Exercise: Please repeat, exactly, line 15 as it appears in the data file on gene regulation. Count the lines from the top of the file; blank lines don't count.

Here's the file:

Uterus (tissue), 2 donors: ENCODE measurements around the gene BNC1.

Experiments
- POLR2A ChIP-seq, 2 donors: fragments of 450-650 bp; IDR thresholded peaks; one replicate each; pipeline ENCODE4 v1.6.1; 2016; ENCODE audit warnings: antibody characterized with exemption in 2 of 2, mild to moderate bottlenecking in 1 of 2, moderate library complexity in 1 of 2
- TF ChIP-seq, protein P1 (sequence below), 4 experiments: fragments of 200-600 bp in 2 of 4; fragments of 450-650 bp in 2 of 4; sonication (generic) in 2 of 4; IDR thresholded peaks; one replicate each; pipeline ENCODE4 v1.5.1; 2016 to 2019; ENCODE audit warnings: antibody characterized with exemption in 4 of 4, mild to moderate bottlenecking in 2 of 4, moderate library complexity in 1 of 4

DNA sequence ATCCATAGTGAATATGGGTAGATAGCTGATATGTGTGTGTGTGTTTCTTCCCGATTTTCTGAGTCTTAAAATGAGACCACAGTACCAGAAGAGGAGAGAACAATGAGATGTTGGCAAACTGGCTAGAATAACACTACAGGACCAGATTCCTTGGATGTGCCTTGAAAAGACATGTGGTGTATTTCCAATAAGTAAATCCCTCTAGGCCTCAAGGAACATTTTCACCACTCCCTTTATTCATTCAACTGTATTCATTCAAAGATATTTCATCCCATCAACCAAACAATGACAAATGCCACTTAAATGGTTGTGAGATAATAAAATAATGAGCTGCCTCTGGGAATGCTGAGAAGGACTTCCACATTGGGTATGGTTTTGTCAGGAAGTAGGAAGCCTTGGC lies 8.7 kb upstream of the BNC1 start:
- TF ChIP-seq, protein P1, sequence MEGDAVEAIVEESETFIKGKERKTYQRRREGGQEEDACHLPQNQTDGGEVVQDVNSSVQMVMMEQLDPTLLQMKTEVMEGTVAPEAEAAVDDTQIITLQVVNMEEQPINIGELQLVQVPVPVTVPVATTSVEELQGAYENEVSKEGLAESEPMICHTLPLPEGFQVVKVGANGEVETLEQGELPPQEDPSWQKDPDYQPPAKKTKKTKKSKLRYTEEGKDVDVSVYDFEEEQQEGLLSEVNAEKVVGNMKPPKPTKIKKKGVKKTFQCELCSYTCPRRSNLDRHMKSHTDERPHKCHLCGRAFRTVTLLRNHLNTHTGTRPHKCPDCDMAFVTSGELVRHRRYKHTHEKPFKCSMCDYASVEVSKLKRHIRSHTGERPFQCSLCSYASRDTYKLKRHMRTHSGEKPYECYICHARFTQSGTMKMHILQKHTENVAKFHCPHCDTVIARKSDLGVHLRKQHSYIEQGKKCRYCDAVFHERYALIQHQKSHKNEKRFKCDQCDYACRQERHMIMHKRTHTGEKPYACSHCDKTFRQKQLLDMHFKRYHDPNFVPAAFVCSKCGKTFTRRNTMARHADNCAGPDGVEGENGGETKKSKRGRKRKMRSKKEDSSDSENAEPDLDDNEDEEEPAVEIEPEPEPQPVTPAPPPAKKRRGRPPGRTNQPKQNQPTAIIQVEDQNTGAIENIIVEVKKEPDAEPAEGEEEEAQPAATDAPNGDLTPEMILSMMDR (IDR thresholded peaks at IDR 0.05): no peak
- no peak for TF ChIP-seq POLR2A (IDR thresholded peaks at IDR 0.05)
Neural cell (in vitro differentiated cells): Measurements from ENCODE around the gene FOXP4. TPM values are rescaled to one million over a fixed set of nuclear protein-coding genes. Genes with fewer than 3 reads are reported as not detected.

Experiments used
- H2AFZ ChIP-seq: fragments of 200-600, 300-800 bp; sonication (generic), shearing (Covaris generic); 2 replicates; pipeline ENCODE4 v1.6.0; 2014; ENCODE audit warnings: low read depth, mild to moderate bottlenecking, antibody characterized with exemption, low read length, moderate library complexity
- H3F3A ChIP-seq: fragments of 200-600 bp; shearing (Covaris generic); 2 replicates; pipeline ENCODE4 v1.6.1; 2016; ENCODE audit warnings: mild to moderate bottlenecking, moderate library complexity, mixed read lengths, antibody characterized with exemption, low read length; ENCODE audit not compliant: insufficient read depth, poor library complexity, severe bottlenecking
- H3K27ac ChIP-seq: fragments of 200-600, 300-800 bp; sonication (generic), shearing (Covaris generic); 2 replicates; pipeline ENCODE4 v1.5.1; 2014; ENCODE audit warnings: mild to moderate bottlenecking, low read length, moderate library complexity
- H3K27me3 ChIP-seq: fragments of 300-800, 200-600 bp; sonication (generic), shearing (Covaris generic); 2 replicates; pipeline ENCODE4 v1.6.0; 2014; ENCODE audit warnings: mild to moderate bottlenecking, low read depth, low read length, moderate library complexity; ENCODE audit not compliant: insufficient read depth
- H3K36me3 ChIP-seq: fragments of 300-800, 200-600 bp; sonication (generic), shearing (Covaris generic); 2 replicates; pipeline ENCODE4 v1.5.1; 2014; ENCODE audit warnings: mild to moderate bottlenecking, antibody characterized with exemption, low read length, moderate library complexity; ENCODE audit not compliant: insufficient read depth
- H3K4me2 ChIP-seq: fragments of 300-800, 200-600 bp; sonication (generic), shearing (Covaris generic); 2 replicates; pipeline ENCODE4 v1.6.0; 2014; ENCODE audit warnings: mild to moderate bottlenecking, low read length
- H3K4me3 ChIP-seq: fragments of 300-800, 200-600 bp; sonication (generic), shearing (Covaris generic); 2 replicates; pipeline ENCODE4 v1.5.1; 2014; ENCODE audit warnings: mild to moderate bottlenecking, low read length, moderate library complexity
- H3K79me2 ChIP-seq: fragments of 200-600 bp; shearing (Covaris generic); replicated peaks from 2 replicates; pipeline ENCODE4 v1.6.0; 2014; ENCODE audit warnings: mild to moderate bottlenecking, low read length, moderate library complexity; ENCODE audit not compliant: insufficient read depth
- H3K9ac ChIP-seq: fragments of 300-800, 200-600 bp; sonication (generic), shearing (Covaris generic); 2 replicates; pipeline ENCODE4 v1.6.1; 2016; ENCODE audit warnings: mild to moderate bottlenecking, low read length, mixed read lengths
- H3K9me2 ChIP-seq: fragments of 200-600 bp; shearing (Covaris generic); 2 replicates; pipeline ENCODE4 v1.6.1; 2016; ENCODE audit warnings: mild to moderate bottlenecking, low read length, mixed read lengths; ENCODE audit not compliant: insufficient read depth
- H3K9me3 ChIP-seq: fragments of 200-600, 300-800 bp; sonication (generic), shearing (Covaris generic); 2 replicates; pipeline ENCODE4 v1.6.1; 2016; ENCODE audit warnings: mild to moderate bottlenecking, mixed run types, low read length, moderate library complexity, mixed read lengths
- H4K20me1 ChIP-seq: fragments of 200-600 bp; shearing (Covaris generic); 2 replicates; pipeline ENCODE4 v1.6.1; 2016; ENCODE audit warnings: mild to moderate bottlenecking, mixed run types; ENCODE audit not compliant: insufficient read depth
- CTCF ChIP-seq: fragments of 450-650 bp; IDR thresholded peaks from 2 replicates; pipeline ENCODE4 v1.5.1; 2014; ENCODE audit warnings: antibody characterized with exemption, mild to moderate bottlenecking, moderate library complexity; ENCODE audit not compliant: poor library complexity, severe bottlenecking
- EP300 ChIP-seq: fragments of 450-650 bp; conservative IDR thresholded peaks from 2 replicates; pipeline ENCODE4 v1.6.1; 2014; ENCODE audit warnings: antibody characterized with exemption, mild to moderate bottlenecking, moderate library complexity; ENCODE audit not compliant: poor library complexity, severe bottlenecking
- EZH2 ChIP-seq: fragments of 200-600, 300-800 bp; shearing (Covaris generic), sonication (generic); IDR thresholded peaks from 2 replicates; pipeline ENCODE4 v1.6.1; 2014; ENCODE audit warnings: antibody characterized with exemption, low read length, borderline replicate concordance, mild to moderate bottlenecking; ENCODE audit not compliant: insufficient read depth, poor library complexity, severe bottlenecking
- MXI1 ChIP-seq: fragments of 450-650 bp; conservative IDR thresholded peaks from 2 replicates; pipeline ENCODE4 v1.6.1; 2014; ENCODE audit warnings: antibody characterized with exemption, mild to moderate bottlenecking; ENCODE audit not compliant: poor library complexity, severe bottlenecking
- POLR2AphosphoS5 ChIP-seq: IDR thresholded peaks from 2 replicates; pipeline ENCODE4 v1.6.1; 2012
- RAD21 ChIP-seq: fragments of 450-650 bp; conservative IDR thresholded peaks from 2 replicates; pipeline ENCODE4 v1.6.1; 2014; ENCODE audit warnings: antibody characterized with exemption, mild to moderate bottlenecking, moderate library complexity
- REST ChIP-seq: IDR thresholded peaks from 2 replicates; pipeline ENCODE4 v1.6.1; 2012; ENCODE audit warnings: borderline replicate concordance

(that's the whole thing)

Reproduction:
- H3K4me2 ChIP-seq: fragments of 300-800, 200-600 bp; sonication (generic), shearing (Covaris generic); 2 replicates; pipeline ENCODE4 v1.6.0; 2014; ENCODE audit warnings: mild to moderate bottlenecking, low read length